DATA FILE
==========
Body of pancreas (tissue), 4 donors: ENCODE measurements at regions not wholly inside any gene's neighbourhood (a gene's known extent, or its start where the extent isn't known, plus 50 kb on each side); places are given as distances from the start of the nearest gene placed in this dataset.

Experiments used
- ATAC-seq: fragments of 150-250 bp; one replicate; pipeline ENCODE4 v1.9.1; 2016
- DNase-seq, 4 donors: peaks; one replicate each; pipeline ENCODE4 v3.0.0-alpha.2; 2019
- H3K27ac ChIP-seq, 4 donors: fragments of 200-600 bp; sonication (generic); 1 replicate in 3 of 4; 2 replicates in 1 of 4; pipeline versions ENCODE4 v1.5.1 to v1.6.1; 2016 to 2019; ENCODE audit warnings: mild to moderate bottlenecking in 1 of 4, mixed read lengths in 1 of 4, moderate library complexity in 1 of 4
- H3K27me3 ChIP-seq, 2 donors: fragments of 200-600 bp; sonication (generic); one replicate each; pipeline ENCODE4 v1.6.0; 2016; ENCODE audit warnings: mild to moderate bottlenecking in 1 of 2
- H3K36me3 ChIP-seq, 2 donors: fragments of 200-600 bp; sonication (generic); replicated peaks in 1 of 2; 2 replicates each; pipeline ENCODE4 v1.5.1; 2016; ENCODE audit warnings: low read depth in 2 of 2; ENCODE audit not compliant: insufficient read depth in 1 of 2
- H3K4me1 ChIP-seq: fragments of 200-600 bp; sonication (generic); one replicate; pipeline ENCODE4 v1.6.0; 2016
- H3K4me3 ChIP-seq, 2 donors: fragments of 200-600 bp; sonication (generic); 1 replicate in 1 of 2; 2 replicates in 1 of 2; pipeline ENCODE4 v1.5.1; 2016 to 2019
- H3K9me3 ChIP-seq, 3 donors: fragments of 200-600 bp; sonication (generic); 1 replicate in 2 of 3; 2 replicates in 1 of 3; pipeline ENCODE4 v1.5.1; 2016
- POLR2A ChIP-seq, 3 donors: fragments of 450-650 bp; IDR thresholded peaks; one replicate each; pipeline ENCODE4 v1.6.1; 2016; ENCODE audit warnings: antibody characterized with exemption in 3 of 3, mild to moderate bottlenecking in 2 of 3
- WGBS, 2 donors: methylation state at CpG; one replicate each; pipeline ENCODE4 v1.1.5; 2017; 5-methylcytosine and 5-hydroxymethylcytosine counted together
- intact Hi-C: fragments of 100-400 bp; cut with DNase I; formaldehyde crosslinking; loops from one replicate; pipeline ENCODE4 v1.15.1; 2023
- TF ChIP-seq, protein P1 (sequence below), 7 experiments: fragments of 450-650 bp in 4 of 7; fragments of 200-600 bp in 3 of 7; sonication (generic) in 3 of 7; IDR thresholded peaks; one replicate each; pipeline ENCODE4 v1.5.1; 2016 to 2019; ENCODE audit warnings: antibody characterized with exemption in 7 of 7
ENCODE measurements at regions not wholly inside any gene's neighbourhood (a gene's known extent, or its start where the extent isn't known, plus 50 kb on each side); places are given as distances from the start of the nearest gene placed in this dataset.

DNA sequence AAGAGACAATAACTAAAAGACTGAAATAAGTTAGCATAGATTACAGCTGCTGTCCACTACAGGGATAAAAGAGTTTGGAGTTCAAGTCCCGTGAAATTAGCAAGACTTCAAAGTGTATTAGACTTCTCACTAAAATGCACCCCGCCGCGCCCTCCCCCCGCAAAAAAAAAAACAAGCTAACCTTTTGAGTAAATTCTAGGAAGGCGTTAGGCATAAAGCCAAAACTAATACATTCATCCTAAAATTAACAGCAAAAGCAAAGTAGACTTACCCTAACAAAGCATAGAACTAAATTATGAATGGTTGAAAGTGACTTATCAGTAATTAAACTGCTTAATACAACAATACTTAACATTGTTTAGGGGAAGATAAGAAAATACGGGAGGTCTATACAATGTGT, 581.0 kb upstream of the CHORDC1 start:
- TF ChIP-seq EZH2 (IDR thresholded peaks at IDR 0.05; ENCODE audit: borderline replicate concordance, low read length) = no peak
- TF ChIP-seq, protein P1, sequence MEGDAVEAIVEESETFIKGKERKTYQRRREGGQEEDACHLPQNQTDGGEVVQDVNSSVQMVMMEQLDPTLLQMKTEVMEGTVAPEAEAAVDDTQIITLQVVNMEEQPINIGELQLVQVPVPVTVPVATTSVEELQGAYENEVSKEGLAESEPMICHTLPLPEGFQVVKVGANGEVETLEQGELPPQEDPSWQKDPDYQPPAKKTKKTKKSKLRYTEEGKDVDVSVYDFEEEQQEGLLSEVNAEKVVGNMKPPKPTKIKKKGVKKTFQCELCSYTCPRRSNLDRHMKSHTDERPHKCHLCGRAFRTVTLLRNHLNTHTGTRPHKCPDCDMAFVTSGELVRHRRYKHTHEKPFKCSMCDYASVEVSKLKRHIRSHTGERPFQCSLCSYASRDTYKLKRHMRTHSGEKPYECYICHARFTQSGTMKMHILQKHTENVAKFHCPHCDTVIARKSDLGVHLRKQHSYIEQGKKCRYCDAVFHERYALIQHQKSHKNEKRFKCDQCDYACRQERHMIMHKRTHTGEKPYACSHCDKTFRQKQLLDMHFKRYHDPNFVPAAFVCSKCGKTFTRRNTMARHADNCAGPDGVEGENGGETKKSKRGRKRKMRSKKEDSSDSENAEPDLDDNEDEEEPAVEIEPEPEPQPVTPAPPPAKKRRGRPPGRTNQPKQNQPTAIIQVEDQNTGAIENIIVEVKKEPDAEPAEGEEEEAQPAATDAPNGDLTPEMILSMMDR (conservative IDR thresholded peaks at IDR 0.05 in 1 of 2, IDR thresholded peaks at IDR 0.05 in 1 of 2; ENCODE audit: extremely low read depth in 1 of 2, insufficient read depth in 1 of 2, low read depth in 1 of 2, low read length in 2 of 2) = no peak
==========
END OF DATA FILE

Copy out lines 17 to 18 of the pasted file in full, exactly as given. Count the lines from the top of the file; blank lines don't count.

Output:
- TF ChIP-seq EZH2 (IDR thresholded peaks at IDR 0.05; ENCODE audit: borderline replicate concordance, low read length) = no peak
- TF ChIP-seq, protein P1, sequence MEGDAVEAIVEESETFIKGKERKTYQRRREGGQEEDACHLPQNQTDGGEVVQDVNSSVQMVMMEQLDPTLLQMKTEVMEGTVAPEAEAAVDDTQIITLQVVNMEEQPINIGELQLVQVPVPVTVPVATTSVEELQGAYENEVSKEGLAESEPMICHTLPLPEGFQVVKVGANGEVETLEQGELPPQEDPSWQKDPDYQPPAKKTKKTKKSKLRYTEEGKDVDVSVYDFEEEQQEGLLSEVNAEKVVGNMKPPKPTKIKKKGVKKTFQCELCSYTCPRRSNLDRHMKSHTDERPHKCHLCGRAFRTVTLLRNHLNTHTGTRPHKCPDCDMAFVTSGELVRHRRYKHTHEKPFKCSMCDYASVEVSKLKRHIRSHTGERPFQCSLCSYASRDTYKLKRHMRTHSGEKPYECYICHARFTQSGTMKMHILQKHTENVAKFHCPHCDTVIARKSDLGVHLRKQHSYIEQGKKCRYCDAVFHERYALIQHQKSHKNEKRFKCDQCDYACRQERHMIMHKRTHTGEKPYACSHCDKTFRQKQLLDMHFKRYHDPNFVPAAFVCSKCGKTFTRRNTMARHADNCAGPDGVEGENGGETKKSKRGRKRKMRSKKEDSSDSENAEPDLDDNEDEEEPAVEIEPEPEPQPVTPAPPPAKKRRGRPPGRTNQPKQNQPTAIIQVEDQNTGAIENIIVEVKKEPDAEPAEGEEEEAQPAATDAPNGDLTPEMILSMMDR (conservative IDR thresholded peaks at IDR 0.05 in 1 of 2, IDR thresholded peaks at IDR 0.05 in 1 of 2; ENCODE audit: extremely low read depth in 1 of 2, insufficient read depth in 1 of 2, low read depth in 1 of 2, low read length in 2 of 2) = no peak